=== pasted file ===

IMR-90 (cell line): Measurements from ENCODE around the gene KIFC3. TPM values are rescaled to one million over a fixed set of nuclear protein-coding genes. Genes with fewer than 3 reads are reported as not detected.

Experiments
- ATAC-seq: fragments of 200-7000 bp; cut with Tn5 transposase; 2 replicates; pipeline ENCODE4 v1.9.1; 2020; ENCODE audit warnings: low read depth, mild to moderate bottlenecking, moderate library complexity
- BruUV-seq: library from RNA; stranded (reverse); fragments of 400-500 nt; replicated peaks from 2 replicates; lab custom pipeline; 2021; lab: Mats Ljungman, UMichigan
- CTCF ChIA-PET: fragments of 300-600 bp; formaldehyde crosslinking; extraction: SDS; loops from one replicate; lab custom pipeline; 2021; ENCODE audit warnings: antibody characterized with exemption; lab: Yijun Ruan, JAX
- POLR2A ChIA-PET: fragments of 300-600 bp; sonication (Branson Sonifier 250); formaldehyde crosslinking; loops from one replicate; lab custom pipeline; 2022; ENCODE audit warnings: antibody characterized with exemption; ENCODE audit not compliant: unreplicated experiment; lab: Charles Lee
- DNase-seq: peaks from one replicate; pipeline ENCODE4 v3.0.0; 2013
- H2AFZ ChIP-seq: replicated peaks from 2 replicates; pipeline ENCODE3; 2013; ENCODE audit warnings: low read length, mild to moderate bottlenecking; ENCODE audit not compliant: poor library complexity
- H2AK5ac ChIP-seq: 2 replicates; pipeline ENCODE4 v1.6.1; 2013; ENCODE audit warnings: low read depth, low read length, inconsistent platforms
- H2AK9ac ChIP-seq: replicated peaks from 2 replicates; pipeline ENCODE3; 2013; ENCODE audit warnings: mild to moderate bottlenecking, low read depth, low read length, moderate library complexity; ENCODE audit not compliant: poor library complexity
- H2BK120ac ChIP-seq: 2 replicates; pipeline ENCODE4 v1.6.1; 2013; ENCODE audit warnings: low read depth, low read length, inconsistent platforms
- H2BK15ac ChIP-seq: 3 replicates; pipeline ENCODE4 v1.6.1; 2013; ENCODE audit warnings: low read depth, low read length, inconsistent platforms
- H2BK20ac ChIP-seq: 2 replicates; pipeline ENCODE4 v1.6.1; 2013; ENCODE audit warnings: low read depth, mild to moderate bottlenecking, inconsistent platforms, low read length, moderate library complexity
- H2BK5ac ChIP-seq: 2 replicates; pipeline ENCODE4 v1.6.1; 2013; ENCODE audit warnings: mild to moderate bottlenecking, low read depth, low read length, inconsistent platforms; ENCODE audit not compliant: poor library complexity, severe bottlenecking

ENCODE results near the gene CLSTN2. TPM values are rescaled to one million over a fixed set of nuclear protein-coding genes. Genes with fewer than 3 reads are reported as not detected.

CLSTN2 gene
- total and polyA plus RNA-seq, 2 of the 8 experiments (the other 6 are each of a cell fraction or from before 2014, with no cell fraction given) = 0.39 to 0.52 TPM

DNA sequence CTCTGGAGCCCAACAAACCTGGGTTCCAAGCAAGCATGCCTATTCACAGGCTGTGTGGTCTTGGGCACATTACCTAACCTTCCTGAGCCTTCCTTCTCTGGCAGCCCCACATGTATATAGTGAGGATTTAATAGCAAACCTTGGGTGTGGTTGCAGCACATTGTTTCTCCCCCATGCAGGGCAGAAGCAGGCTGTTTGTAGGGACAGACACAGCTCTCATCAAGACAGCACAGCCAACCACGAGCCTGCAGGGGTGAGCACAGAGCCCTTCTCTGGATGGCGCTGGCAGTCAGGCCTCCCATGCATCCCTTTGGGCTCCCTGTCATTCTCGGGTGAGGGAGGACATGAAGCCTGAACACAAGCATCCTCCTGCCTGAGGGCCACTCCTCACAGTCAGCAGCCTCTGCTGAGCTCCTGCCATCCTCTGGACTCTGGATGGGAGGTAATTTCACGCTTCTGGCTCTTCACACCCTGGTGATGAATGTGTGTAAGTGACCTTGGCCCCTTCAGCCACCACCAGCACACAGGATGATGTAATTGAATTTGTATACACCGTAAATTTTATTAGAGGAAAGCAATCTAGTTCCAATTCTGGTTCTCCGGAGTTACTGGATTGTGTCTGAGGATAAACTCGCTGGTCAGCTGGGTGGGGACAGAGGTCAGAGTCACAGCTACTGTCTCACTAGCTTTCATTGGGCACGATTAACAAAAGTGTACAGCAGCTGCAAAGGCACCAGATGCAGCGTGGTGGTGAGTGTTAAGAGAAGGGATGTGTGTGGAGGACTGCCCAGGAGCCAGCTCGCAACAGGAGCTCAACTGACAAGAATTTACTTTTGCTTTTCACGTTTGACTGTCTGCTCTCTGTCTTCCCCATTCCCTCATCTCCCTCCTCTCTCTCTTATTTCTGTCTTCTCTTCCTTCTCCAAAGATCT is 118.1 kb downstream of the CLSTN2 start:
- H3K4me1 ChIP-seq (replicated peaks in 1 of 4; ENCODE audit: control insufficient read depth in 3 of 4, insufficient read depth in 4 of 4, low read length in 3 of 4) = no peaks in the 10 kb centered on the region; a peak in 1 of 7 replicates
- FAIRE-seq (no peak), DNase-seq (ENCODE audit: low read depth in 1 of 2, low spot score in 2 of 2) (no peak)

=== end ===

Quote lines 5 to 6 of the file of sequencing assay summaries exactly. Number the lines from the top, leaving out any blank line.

- CTCF ChIA-PET: fragments of 300-600 bp; formaldehyde crosslinking; extraction: SDS; loops from one replicate; lab custom pipeline; 2021; ENCODE audit warnings: antibody characterized with exemption; lab: Yijun Ruan, JAX
- POLR2A ChIA-PET: fragments of 300-600 bp; sonication (Branson Sonifier 250); formaldehyde crosslinking; loops from one replicate; lab custom pipeline; 2022; ENCODE audit warnings: antibody characterized with exemption; ENCODE audit not compliant: unreplicated experiment; lab: Charles Lee